Previous rank: No. 16

The Colts should have both Carson Wentz and Quenton Nelson on the field for Week 1 against the Seahawks, but it’s fair to wonder if this Indy team will be ready to roll when the games count. Injuries have kept Frank Reich’s offense from getting valuable and necessary reps ahead of the opener, making it possible — probable, even — that the Colts’ offense will have a work-in-progress feel in the initial weeks of the season. Compounding matters is a very difficult first half to their schedule that could put the team in a hole … perhaps a deep one. The good news? The Colts play in the AFC South, which should give them the opportunity to survive a possible stumble out of the gates.

Previous rank: No. 17

The Vikings are confident their defense will vastly improve with better health and upgraded personnel under Mike Zimmer, but is it too much to expect the Vikings’ offense to repeat its top-10 finish of a year ago? The loss of tight end Irv Smith Jr. is significant, the offensive line is inexperienced in key spots and first-year offensive coordinator Klint Kubiak will face a challenge filling his dad’s shoes. Minnesota needs its core four on offense — Kirk Cousins, Dalvin Cook, Justin Jefferson and Adam Thielen — to stay healthy and produce at a Pro Bowl level. The Vikings are built like a Jenga tower on offense.

Previous rank: No. 18

Malcolm Butler was placed on the reserve/retired list last week, a surprise move that leaves a worrisome void in the secondary. The Cardinals thought they had found their replacement for Patrick Peterson when they signed Butler to a one-year deal, but the team now might have to throw rookie Marco Wilson directly into the fire against the Titans in Week 1. The Cardinals have promise on defense — especially in the middle with linebackers Isaiah Simmons and Zaven Collins — but you get the feeling Kyler Murray might have to carry this team in some shootouts to make Arizona a playoff team.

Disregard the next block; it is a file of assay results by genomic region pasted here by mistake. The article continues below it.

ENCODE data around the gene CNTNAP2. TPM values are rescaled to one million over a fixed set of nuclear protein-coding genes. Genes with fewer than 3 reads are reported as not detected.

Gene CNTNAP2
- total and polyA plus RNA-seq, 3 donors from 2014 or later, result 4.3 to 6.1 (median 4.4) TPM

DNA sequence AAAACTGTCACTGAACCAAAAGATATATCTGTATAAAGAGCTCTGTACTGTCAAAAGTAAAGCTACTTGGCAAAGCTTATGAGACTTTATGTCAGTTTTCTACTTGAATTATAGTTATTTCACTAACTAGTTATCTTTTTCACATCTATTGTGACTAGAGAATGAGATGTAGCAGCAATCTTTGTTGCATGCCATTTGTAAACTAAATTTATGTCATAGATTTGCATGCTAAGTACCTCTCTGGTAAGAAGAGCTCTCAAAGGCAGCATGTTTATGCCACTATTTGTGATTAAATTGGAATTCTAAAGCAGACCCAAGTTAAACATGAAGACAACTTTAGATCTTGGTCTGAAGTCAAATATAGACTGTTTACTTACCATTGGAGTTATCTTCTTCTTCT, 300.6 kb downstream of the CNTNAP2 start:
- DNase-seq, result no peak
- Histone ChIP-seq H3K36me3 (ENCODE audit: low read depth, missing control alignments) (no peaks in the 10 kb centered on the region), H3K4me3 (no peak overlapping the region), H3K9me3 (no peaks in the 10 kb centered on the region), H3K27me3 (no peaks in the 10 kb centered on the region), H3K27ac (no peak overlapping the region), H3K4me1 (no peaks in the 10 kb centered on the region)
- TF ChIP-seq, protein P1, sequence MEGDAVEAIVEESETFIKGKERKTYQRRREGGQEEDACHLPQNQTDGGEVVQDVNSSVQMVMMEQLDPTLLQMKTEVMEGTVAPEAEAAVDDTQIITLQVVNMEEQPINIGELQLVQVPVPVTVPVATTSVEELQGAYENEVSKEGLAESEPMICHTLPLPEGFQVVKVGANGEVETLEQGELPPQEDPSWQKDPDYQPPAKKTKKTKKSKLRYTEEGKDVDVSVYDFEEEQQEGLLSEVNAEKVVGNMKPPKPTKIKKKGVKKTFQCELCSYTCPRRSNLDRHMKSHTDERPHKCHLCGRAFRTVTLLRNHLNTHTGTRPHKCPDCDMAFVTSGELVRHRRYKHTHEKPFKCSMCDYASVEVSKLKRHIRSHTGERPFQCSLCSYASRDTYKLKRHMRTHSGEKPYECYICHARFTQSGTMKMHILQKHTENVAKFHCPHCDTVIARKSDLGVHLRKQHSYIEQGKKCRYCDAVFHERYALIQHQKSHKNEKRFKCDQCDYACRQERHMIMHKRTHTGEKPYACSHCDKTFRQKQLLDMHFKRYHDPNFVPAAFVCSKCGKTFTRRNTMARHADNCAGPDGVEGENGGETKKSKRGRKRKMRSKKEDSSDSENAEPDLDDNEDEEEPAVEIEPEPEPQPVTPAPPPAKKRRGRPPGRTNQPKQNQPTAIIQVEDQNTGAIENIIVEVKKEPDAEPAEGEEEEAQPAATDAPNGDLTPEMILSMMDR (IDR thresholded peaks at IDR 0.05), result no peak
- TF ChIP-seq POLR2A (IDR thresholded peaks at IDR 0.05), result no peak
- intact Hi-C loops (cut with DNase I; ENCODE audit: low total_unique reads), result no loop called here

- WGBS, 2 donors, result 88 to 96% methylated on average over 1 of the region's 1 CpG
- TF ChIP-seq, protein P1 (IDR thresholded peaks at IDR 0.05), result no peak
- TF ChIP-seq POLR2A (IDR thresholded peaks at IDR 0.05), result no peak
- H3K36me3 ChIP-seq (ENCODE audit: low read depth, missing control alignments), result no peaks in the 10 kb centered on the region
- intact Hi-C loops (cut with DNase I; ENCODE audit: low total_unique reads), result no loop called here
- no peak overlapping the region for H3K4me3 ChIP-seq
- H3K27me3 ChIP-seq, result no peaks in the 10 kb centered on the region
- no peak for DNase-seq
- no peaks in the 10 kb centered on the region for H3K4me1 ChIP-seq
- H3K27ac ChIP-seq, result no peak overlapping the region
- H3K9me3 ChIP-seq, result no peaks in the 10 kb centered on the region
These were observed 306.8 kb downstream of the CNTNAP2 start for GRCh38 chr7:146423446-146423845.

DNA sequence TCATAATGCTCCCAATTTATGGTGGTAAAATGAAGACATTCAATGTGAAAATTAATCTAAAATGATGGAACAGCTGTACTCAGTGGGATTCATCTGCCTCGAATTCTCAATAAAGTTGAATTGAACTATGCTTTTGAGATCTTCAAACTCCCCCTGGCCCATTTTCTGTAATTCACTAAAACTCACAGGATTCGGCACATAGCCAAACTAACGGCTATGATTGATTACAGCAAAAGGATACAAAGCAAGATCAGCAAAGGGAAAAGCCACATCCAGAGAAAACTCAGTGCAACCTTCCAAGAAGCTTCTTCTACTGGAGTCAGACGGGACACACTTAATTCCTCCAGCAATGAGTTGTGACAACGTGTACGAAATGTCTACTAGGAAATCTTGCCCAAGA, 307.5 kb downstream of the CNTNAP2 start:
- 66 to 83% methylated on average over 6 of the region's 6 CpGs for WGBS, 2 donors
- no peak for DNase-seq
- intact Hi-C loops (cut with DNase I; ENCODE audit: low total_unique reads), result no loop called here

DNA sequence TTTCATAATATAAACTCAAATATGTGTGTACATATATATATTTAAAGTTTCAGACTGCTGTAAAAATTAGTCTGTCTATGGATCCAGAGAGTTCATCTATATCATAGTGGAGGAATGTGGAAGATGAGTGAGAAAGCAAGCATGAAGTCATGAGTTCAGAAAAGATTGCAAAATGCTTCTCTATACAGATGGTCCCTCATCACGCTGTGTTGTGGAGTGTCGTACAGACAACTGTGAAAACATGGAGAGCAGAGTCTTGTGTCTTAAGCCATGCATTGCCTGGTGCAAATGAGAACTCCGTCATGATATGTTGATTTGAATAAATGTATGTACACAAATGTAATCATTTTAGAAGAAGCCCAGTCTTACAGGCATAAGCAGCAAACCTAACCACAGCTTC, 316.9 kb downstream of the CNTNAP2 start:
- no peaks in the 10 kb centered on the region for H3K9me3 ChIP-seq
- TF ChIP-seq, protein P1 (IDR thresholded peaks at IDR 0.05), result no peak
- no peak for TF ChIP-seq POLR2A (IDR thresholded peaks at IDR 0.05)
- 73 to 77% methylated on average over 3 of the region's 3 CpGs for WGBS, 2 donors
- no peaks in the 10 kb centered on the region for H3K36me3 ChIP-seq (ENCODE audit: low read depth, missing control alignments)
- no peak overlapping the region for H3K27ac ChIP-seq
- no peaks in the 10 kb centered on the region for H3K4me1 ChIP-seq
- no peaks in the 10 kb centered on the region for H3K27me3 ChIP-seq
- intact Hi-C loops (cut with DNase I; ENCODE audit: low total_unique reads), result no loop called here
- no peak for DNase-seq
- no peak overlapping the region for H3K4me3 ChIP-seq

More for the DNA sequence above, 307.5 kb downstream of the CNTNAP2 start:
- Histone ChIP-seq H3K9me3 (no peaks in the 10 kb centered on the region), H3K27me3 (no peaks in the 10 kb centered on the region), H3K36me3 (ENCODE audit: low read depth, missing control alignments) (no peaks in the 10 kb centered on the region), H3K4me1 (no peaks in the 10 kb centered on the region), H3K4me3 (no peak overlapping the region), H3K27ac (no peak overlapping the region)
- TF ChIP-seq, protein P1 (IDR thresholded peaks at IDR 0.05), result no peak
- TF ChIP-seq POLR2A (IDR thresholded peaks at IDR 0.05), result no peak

Previous rank: No. 20

Slowing down the Tom Brady-led Bucs attack will be a huge challenge, but Cowboys fans should be excited to see first-round pick Micah Parsons in a showcase game in front of Al, Cris, Michele and the world. Summer reports on Parsons have been positively glowing, and a big performance in the opener will get his Defensive Rookie of the Year candidacy off to a blazing start. Dallas desperately needs to develop a new star on that side of the ball. Parsons has all the tools to make it happen.

Previous rank: No. 22

Washington gave Curtis Samuel the bag in free agency to be a do-everything menace on offense. Unfortunately for the Football Team, Samuel’s been a consistent force on the DNP list in 2021. A groin injury kept the dynamic wide receiver out of preseason action and team drills throughout training camp, and coach Ron Rivera has been cryptic about Samuel’s status for Week 1 against the Chargers, although the WR’s participation in Monday’s practice was an encouraging sign. “It’ll be all or nothing,” Rivera said last week. “He’ll either be ready, which is great, or if he’s not ready, great.” This is an annoying answer, Riverboat.

Previous rank: No. 19

I guess you can give the Bears some credit for being true to their word: All offseason, we were told that Andy Dalton would be the team’s starting quarterback in Week 1, and that’s exactly where we’re headed for the Sunday Night Football showcase against the Rams. Dalton enters the season on top of the depth chart, but the veteran might be in the least enviable position of any starter in the league. The entire fan base wants Justin Fields to play, and those fans will let Matt Nagy and the Bears know it by the season’s first three-and-out. Dalton might be the only QB1 in the league who doesn’t have the support of his own fan base.

Previous rank: No. 24

Teddy Bridgewater won his training camp battle against Drew Lock, and now he gets the opportunity to lead a Broncos offense with top-10 potential if it can get plus play from its quarterback. Even seven years into his career, Bridgewater remains a bankable quarterback mostly in theory. He couldn’t make a believer out of Matt Rhule in Carolina, and triumph in a camp showdown against a future journeyman like Lock doesn’t prove much. Skepticism around Bridgewater is warranted, but he has the chance to shut a lot of people up (like me!) over the next few months.

Previous rank: No. 21

Which way are the Raiders headed as a franchise? It’s one of the more intriguing Big Questions in the AFC as the Jon Gruden Experience enters Year 4. General manager Mike Mayock said last week that the Raiders need to be a playoff team this year — which, if that goal is achieved, would make this Raiders team different than 17 of the last 18 before it. The mystery here is the defense: Can free-agent addition Yannick Ngakoue add necessary juice to the pass rush? Can first-rounders Damon Arnette, Clelin Ferrell and Johnathan Abram live up to their draft pedigree? Mayock’s job might depend on it.

Previous rank: No. 23